The charter states that VoA output should include “responsible discussions and opinion” on these policies, rather than simply representing the views of a “single segment of American society.” But this inevitably means that, as one editor put it, journalists report on international news “through the prism of United States’ government policy”.

The “red line” for VoA’s news journalists seemed to be their ability to make editorial decisions without explicit interference from the US government. Indeed, some told us that they had already decided to resign if the administration tried to use Pack’s appointment to curb their editorial independence. However, VoA journalists are not alone in experiencing serious ethical quandaries about their relationship to their funding state.

Heavy hand of government

Our research shows that a series of events between 2015-2018 have made it increasingly difficult for journalists at other state-funded international media to avoid confronting their role in diplomatic struggles for influence.

The most obvious example of this is international media funded by China, the premier of which takes an increasingly centralised and controlling approach to state-funded journalism. Journalists working for China Global Television Network (CGTN), who had previously been allowed far more editorial discretion than their colleagues at other China-supported outlets, were deeply distressed by growing censorship, and other kinds of managerial intervention. This threatened their sense of themselves as “journalists”, with one even saying that they worried that the network was being pushed “towards the point of propaganda.”

Advertising banner for China Global Television Network at Heathrow Airport Terminal Five.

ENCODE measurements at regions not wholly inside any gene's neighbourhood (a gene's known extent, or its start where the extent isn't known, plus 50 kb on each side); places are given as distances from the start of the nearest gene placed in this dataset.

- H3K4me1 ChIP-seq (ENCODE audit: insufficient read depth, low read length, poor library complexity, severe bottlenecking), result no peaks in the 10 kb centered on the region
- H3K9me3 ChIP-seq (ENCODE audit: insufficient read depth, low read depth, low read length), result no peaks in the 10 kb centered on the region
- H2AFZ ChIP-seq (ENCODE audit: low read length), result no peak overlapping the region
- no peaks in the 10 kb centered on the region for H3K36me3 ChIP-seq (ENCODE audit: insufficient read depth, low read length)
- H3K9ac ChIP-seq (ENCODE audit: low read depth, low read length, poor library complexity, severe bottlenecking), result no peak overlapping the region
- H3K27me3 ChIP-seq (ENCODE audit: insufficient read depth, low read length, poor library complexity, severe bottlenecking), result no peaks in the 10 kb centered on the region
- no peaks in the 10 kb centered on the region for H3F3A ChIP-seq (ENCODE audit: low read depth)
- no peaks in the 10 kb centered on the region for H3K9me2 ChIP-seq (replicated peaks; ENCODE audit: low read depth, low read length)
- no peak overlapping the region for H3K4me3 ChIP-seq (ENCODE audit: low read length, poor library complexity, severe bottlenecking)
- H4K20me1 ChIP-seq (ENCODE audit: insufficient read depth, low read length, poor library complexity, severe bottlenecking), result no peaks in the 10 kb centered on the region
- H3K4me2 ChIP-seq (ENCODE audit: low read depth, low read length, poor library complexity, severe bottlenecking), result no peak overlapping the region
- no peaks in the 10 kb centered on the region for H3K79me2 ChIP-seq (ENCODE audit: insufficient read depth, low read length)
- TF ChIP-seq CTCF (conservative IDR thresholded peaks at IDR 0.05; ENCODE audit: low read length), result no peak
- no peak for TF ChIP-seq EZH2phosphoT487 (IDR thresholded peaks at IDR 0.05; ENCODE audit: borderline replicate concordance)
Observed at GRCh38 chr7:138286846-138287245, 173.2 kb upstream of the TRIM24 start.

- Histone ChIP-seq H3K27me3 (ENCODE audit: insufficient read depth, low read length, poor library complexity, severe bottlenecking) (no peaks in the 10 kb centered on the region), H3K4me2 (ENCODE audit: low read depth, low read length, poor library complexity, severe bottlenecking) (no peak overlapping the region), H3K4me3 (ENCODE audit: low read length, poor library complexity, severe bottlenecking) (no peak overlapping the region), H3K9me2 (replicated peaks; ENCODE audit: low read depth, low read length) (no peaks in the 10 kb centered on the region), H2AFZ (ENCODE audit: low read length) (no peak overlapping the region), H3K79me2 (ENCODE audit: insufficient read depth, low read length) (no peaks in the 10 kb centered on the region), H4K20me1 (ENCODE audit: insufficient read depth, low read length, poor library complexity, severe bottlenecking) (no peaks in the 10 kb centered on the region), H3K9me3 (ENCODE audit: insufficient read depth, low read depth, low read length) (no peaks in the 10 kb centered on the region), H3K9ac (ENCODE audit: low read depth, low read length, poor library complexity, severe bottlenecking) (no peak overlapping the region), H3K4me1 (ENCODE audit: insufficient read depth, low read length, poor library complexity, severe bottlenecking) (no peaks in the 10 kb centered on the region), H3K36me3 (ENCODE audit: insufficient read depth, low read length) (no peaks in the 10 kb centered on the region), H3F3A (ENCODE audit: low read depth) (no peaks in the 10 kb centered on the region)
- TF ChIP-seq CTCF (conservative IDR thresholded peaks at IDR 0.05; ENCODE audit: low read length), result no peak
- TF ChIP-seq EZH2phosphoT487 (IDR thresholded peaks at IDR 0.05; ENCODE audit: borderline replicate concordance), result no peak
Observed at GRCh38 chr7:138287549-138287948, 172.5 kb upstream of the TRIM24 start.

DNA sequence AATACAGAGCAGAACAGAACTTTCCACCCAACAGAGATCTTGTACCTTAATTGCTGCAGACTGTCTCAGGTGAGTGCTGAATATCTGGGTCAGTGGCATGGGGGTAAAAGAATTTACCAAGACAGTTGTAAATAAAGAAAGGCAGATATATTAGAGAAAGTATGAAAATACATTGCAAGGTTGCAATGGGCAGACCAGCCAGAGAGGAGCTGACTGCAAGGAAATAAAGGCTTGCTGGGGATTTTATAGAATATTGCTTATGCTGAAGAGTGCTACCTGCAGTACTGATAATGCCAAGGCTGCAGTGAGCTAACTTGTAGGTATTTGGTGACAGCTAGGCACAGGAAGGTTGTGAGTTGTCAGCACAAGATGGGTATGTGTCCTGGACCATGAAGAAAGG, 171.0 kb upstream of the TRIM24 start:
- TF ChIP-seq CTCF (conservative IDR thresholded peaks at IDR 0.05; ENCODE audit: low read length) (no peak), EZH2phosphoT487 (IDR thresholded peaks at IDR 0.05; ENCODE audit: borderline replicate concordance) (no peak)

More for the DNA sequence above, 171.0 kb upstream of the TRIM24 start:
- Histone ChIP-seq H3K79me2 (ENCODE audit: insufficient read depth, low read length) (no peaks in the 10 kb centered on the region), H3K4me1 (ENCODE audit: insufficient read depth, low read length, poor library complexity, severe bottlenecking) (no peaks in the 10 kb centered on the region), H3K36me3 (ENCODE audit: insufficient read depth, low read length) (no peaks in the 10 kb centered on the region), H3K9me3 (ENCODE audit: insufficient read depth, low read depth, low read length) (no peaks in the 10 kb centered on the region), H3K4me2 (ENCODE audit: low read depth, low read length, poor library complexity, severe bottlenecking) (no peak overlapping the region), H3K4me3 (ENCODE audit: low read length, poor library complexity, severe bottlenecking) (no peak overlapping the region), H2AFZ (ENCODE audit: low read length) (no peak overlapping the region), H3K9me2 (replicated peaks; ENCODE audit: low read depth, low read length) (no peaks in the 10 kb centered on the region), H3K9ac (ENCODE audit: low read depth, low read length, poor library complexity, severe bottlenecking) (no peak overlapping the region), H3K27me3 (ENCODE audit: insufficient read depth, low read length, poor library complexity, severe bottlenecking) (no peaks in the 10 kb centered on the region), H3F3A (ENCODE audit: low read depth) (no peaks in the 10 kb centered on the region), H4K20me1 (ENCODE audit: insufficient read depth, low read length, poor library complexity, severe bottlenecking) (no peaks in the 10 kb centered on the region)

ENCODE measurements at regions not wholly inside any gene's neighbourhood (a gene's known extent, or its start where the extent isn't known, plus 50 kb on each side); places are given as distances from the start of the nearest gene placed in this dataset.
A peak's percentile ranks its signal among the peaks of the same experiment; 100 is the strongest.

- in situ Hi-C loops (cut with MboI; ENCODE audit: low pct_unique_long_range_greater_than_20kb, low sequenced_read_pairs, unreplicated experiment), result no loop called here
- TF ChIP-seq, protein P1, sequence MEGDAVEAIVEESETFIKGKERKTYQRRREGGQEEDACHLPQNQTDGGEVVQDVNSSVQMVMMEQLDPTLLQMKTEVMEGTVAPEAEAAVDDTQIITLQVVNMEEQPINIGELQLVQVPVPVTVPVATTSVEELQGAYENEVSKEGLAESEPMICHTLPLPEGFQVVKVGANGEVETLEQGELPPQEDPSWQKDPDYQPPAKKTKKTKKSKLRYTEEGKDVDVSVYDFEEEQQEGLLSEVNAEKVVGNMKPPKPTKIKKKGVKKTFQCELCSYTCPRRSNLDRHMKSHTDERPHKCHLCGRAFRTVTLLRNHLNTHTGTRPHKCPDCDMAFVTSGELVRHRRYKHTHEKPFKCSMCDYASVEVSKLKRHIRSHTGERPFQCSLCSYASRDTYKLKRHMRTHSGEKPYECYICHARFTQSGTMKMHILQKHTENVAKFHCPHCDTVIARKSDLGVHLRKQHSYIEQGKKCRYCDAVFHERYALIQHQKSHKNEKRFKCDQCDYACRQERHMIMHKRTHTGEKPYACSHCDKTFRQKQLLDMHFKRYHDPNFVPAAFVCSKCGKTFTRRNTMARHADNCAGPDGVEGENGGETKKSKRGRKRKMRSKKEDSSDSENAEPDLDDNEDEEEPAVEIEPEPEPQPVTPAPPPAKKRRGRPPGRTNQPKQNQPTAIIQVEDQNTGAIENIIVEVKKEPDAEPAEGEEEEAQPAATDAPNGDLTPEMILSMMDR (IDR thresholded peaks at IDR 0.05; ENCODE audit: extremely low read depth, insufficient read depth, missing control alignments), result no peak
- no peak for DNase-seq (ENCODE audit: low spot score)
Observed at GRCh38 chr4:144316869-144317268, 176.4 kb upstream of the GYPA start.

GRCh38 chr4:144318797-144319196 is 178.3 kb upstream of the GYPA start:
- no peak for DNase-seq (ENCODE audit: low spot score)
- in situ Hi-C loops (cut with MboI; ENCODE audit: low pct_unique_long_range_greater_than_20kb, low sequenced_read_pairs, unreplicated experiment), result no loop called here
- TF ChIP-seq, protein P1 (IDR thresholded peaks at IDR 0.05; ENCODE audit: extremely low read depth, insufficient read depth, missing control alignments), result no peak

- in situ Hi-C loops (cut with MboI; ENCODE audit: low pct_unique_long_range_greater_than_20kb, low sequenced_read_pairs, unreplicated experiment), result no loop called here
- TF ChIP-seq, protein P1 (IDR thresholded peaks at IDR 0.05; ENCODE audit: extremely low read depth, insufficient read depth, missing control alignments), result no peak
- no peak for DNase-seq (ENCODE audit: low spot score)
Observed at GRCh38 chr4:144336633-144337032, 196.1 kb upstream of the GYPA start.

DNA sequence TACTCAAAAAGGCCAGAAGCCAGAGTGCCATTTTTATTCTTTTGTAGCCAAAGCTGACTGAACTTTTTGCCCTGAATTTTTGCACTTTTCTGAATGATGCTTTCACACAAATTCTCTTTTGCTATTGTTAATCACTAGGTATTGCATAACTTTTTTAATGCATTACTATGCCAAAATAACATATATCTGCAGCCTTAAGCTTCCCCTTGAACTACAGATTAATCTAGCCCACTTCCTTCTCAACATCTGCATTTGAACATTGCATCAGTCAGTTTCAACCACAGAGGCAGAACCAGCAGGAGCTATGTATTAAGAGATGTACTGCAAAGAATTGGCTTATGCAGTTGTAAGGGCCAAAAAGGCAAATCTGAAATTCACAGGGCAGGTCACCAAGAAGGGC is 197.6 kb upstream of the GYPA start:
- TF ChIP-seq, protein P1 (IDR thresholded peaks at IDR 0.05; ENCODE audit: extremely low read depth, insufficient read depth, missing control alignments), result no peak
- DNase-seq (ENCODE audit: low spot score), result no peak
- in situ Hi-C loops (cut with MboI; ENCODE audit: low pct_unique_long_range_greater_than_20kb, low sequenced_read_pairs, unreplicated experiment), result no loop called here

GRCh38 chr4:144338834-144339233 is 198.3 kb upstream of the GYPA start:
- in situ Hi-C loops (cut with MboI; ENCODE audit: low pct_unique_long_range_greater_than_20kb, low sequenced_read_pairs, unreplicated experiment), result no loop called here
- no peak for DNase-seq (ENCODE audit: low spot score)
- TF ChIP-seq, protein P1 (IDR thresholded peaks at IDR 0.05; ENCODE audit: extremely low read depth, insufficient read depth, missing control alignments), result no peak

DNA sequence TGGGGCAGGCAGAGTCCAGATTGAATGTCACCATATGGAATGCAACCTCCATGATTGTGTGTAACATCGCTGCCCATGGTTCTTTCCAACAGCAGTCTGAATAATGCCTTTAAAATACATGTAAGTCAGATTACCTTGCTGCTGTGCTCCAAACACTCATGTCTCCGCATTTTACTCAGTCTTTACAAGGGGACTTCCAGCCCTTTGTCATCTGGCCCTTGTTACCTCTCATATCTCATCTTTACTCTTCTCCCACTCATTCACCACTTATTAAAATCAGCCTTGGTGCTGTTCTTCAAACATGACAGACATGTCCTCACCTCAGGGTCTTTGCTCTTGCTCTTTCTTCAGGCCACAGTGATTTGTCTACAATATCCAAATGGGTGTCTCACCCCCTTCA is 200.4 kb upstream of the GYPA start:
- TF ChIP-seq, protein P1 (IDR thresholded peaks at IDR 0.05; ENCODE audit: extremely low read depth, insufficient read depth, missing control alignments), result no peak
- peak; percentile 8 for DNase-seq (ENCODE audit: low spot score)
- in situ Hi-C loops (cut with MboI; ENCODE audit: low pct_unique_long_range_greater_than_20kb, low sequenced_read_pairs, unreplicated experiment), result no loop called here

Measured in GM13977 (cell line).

Mick Harper via Shutterstock

By contrast, we found no evidence that the UK government interfered in editorial matters. But its explicit framing of generous funding for the BBC World Service in terms of British security interests seriously troubled some journalists, especially those working in sensitive areas, such as former British colonies.

BBC World Service headquarters on Portland Place in London.
Willy Barton via Shutterstock

Although the Qatari government does not appear to have restructured or reframed its relationship to Al Jazeera English, its journalists became acutely aware of their involvement in international struggles during the Gulf diplomatic crisis, when Qatar’s neighbours and their allies demanded that Qatar close the network down.

Journalists working for all of these state-funded news organisations have struggled to reconcile their understandings of their diplomatic role with their ideals of journalistic independence. Yet no matter how fraught relations with their funding governments became – and how compromised journalists sometimes felt – it was very unusual for them to resign or come together to resist state pressure en masse.

Indeed, we found that active resistance only happened when journalists feared that they would lose all credibility in the eyes of journalists outside of their news organisation, thus seriously damaging their own career prospects. So, the decision of the two most senior executives at VoA to resign, just before Pack’s appointment, should not be underestimated.

Instead of resisting government pressure, we found that journalists tended to use what we call “legitimising narratives” to reassure themselves and others that their work was still worthwhile. First, they compared themselves favourably with a shared “other” – Russia Today – arguing that they did not disseminate “state propaganda” like RT, because they told the truth. At other times, they would talk about the resources and access that their state funding gave them to do morally important, but time-consuming and expensive forms of investigative reporting — money that is increasingly vanishing at commercial news outlets.

Finally, the journalists would talk about the concept of “soft power” – and the fact that the government funded their news outlet to make them “look good” abroad. This soft power could only work, the journalists reasoned, if their news outlet was perceived as reporting in an independent and credible manner. So, they said they felt reasonably confident that the state was unlikely to erode their freedom further in the future. The latest events at VoA suggest that this confidence may have been misplaced.

The Conversation

Kate Wright receives funding from the UK's Arts and Humanities Research Council

Martin Scott receives funding from the UK's Arts and Humanities Research Council

Mel Bunce receives funding from the UK's Arts and Humanities Research Council.